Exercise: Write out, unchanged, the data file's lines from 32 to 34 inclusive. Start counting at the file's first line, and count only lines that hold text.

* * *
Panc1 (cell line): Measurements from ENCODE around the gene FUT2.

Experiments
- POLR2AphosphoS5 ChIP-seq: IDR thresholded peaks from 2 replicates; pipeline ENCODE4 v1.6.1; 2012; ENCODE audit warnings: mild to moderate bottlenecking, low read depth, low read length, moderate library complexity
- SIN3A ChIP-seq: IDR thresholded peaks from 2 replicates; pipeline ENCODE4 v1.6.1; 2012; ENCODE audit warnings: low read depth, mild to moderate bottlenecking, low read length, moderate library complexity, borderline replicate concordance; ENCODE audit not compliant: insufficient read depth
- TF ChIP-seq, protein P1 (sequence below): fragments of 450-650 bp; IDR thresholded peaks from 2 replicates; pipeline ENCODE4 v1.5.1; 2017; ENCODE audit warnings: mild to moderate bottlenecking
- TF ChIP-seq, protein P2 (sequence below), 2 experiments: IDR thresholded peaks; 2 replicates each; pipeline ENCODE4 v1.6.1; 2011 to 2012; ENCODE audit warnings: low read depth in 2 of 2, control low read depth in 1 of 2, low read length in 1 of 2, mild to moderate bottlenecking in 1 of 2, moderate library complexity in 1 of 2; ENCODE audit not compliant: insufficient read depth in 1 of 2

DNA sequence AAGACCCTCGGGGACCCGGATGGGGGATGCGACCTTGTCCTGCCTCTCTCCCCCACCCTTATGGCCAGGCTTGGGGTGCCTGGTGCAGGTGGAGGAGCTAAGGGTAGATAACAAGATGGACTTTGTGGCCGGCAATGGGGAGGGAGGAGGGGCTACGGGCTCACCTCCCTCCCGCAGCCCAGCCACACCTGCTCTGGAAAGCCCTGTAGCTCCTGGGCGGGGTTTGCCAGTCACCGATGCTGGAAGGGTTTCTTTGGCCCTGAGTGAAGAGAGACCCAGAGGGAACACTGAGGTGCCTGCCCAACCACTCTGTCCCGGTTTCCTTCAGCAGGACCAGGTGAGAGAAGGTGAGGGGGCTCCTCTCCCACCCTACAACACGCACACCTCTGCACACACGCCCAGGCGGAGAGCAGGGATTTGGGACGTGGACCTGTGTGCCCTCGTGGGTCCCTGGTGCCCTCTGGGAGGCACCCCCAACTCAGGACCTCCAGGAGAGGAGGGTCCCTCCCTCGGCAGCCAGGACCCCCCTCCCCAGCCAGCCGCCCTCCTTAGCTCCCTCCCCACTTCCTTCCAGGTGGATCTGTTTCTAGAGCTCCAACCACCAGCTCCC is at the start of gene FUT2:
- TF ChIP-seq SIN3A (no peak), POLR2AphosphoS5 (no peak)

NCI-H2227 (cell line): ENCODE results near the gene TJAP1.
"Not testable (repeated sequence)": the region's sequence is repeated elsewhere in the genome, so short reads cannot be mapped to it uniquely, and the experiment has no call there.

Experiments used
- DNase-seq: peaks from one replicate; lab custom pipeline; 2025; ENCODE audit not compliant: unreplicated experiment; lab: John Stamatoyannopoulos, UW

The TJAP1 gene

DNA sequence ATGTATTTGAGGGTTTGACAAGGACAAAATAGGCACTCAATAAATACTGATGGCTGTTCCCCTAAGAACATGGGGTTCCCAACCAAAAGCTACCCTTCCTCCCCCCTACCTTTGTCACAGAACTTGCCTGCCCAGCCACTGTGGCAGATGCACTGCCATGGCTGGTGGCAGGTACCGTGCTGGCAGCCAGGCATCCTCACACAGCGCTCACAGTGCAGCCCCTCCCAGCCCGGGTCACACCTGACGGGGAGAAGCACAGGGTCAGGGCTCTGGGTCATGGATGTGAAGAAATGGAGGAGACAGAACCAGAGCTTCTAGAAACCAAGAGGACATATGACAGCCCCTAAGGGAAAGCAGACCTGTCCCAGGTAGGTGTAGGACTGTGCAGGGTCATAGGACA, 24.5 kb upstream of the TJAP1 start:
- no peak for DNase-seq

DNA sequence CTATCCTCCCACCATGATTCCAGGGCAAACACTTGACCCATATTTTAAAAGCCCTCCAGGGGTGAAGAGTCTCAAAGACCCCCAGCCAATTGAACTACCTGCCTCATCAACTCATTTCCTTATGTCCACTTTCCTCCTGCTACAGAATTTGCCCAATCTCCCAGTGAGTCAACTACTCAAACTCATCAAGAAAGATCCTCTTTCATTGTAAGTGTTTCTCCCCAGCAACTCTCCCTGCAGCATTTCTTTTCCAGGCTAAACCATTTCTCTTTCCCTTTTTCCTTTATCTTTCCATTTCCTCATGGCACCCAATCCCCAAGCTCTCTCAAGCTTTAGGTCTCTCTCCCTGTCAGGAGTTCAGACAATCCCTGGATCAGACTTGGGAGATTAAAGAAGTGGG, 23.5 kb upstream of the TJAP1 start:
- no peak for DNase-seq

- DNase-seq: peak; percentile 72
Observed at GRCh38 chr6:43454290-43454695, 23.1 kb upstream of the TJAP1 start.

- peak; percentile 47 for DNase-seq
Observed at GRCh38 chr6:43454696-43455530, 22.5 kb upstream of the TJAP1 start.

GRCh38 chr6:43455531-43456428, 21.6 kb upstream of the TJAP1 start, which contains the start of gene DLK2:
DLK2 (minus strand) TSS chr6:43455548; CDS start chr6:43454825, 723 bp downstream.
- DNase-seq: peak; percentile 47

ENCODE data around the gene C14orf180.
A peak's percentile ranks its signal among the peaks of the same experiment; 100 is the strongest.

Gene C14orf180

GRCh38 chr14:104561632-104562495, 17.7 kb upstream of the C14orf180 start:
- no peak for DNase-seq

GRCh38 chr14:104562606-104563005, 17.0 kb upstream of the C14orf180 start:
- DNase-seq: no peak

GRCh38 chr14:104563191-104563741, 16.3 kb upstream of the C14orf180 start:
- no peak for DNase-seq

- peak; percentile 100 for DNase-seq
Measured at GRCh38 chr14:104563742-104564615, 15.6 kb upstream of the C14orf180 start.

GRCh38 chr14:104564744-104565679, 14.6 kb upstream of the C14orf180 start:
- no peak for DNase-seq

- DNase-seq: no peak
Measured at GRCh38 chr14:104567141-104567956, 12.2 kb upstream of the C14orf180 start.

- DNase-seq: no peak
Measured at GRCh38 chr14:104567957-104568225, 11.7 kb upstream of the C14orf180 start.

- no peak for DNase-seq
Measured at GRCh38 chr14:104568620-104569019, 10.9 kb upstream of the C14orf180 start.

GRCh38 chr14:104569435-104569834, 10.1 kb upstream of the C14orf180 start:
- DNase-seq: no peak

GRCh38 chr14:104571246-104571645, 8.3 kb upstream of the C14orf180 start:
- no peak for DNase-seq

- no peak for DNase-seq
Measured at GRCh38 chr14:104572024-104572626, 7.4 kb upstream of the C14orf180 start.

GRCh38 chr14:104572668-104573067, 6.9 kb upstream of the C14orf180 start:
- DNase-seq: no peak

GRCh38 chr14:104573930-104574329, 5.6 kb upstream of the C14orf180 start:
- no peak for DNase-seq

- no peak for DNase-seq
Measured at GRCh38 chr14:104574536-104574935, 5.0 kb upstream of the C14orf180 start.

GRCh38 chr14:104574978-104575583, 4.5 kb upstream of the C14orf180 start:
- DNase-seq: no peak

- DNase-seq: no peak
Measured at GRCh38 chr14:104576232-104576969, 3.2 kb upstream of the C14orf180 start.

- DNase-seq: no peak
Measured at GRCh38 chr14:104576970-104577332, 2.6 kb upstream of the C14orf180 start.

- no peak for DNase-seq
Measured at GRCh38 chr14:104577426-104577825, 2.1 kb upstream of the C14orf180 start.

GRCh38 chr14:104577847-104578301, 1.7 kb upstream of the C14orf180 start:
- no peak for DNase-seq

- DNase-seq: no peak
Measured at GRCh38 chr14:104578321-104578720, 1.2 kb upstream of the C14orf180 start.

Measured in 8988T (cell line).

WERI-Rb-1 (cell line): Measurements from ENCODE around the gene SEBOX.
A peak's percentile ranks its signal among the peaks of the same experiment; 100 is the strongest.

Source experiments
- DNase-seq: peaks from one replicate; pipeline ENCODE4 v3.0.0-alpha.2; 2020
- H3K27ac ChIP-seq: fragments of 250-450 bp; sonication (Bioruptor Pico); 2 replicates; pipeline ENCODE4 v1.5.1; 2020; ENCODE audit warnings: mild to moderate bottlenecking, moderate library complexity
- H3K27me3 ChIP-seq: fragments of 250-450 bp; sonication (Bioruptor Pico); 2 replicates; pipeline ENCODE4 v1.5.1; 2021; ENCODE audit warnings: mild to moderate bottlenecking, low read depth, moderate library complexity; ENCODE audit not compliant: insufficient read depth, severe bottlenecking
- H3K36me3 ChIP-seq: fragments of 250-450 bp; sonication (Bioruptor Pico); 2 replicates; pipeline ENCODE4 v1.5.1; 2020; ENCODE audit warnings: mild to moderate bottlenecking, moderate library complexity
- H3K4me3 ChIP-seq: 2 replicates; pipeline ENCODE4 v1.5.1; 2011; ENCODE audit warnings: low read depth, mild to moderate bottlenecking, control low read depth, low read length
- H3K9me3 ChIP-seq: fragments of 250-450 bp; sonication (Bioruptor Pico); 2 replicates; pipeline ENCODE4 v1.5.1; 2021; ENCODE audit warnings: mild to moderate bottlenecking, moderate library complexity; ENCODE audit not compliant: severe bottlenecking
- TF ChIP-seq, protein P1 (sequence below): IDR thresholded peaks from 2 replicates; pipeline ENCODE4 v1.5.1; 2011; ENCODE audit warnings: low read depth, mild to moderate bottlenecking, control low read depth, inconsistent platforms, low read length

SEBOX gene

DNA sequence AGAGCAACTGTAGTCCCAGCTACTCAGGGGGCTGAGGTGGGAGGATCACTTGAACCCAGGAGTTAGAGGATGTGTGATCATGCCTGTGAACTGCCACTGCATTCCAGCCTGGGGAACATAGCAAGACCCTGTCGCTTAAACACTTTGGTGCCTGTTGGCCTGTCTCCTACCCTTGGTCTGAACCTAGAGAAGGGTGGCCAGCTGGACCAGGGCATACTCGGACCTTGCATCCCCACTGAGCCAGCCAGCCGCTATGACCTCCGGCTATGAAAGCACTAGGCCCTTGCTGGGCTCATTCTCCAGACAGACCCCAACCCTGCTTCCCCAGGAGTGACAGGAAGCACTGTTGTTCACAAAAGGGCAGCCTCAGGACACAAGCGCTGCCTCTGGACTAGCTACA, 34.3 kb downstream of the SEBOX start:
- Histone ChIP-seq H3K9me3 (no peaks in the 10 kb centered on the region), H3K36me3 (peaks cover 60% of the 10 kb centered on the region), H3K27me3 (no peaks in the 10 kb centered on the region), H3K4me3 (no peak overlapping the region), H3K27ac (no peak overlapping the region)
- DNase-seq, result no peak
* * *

GRCh38 chr14:104563191-104563741, 16.3 kb upstream of the C14orf180 start:
- no peak for DNase-seq

- peak; percentile 100 for DNase-seq